Seismic cosplay: The Great ShakeOut returns!
The Great Oregon ShakeOut earthquake is designed to help Oregonians plan for those dreaded 30 seconds when shelves spew their contents and roads open up to swallow cars whole.
The world's largest earthquake drill is Oct. 17 at 10:17 a.m., and more than 600,000 Oregonians are already registered.
According to the Office of Emergency Management, which organizes the drill, in 1993, western Oregon experienced two damaging earthquakes, Scotts Mills (magnitude 5.6) and Klamath Falls (magnitudes 5.9 and 6). Molalla High School and the State Capitol building were severely damaged.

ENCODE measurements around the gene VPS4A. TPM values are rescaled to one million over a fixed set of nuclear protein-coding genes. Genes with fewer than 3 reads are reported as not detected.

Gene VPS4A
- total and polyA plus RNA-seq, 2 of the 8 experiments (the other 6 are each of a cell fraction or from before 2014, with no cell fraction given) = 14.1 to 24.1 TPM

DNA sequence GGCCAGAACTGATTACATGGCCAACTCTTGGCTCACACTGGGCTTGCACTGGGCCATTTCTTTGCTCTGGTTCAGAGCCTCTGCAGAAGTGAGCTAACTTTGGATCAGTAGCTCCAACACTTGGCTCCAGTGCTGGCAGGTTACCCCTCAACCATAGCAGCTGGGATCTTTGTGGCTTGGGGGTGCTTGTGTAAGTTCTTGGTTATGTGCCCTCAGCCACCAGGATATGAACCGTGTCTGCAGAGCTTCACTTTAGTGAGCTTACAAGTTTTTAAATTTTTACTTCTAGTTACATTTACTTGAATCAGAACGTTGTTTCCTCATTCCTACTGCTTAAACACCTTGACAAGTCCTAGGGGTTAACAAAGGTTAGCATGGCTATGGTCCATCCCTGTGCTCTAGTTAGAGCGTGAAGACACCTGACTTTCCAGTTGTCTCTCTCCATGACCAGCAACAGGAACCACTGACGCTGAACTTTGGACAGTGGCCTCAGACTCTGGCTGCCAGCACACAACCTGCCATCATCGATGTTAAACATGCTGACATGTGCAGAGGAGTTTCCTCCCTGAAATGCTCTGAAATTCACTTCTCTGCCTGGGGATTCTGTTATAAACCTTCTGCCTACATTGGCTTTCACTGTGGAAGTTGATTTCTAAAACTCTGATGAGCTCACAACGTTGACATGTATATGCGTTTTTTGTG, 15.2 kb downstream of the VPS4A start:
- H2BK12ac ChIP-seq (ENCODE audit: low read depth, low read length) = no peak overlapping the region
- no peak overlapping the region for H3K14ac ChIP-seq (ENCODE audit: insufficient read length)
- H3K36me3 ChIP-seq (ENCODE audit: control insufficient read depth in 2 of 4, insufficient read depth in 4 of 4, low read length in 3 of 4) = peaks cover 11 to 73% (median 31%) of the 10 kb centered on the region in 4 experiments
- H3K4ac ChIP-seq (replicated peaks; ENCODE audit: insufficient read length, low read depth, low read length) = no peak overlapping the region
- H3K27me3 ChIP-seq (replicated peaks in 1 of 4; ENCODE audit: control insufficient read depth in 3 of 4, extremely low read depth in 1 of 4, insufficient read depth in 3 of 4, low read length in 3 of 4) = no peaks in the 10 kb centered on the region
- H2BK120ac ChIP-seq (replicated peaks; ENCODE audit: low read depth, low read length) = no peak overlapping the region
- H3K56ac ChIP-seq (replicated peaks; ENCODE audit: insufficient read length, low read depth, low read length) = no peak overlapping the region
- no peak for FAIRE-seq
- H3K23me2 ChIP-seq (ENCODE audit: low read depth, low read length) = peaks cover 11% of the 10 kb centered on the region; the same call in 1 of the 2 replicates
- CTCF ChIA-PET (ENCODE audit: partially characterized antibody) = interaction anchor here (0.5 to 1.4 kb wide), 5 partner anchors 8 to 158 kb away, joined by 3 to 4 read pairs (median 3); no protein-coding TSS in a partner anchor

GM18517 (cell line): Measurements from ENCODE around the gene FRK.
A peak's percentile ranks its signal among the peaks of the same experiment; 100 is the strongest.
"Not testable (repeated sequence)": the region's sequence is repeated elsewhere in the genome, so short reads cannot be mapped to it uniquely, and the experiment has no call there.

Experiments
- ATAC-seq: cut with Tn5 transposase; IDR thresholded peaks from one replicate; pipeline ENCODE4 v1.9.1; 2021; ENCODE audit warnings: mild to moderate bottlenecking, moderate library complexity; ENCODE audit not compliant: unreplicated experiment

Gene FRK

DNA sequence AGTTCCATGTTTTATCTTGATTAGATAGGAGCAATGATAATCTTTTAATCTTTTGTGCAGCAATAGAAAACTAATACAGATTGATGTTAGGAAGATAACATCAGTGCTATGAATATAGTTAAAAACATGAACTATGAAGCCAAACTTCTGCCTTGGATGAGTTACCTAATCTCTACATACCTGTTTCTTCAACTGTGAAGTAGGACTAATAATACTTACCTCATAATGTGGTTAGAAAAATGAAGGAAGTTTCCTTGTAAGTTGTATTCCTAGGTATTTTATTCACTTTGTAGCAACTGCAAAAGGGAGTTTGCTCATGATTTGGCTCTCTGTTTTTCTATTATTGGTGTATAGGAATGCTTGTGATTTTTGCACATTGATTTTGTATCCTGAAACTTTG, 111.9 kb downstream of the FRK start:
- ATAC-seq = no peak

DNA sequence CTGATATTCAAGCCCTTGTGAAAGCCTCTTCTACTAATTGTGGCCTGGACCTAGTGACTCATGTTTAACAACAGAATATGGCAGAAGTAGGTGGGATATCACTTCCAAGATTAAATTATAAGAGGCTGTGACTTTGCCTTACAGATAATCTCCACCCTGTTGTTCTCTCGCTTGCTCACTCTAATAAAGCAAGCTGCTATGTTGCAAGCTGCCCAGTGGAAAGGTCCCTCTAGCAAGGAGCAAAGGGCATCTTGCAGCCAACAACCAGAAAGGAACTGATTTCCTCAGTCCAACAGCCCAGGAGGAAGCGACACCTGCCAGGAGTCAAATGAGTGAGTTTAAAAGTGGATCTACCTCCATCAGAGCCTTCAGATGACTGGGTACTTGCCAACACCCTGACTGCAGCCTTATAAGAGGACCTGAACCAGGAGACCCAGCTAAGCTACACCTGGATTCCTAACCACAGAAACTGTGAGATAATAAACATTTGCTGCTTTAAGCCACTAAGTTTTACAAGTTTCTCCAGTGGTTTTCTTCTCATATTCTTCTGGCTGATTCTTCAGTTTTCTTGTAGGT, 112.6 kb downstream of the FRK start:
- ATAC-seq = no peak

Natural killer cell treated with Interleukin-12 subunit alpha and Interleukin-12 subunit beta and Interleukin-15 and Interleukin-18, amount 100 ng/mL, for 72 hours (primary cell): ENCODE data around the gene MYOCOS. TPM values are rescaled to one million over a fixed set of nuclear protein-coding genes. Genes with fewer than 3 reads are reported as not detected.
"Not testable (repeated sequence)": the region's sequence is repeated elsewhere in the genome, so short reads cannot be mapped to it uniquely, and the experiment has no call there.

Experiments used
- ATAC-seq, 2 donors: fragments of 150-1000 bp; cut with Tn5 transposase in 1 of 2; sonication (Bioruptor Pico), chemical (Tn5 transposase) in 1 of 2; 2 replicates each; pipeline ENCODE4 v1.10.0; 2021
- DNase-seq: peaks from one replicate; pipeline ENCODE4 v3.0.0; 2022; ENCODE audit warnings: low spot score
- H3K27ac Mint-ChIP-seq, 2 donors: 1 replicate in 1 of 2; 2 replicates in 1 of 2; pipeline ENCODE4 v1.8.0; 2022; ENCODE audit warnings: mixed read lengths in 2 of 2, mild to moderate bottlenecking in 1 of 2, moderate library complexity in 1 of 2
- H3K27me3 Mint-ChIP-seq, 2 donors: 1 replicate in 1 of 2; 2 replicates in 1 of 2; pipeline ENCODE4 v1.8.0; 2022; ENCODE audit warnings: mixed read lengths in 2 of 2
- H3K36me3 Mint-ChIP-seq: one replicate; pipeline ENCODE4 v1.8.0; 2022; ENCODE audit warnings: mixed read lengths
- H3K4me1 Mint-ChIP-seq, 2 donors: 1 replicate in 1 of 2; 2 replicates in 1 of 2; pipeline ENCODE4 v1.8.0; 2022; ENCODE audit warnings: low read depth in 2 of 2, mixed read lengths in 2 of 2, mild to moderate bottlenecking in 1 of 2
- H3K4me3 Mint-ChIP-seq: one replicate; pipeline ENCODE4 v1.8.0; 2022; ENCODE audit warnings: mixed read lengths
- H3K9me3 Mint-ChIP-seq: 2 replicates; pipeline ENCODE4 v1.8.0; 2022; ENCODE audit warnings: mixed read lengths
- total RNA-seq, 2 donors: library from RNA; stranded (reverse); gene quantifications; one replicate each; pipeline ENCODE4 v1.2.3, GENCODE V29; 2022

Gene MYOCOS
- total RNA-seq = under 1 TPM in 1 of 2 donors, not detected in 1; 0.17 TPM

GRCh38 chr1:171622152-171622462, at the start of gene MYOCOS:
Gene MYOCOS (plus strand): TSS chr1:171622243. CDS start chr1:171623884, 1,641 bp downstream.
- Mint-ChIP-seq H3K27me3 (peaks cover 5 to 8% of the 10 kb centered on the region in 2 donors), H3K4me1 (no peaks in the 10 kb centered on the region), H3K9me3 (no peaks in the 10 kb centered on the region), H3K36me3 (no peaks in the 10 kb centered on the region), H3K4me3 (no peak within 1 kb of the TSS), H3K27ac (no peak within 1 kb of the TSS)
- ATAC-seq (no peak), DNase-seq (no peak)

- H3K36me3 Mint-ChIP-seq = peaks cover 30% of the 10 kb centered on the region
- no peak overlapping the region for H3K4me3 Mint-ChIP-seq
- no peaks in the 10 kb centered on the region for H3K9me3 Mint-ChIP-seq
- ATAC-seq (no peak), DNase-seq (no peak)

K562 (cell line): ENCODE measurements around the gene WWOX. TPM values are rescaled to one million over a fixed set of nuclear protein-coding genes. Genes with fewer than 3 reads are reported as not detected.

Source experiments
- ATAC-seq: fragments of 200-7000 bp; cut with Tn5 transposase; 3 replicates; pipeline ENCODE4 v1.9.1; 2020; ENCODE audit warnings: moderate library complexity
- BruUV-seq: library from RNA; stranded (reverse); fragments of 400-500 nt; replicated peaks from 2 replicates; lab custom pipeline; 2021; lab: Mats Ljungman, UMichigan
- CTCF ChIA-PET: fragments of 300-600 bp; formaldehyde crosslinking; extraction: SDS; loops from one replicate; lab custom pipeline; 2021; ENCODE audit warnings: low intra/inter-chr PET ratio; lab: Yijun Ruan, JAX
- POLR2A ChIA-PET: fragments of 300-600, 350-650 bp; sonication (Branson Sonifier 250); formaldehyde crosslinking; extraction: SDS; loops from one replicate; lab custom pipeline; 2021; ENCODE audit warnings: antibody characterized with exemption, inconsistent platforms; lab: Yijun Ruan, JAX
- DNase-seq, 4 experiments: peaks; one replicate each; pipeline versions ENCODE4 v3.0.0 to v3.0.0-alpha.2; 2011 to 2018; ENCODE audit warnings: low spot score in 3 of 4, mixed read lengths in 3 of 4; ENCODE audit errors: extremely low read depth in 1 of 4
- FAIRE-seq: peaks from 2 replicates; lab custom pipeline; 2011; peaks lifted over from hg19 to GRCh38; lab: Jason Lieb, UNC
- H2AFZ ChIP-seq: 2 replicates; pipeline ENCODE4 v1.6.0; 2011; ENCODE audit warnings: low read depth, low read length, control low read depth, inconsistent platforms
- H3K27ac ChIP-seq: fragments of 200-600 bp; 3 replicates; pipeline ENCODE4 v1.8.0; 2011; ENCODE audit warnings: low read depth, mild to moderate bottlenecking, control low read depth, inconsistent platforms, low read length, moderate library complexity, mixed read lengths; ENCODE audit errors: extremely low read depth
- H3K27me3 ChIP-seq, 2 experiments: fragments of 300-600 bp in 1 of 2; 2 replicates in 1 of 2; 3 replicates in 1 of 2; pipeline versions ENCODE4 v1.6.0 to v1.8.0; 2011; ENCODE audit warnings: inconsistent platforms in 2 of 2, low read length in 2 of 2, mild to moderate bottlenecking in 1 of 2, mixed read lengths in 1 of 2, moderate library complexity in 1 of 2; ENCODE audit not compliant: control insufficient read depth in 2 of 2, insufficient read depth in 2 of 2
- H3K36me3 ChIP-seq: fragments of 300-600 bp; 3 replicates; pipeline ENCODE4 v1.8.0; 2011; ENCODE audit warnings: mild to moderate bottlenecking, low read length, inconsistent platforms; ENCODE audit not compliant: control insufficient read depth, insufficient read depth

In addition to those crustal fault earthquakes, there is evidence that a massive subduction zone earthquake will happen off the coast from Northern California to British Columbia with force similar to that which hit Indonesia in 2004, and Japan in 2011, during subduction zone earthquakes and tsunamis.
The OEM says that by preparing now for future earthquakes, Oregonians can protect their homes and families.
Great ShakeOut earthquake drills are an opportunity to practice how to be safer during earthquakes by knowing how to "Drop, Cover and Hold On." ShakeOut organizers say that to react quickly, you must practice often. "You may only have seconds to protect yourself in an earthquake before strong shaking knocks you down or drops something on you."
For more information about earthquakes in Oregon, go to: oregon.gov
Video on what to do during an earthquake, Go to: YouTube.com
Oregon Office of Emergency Management
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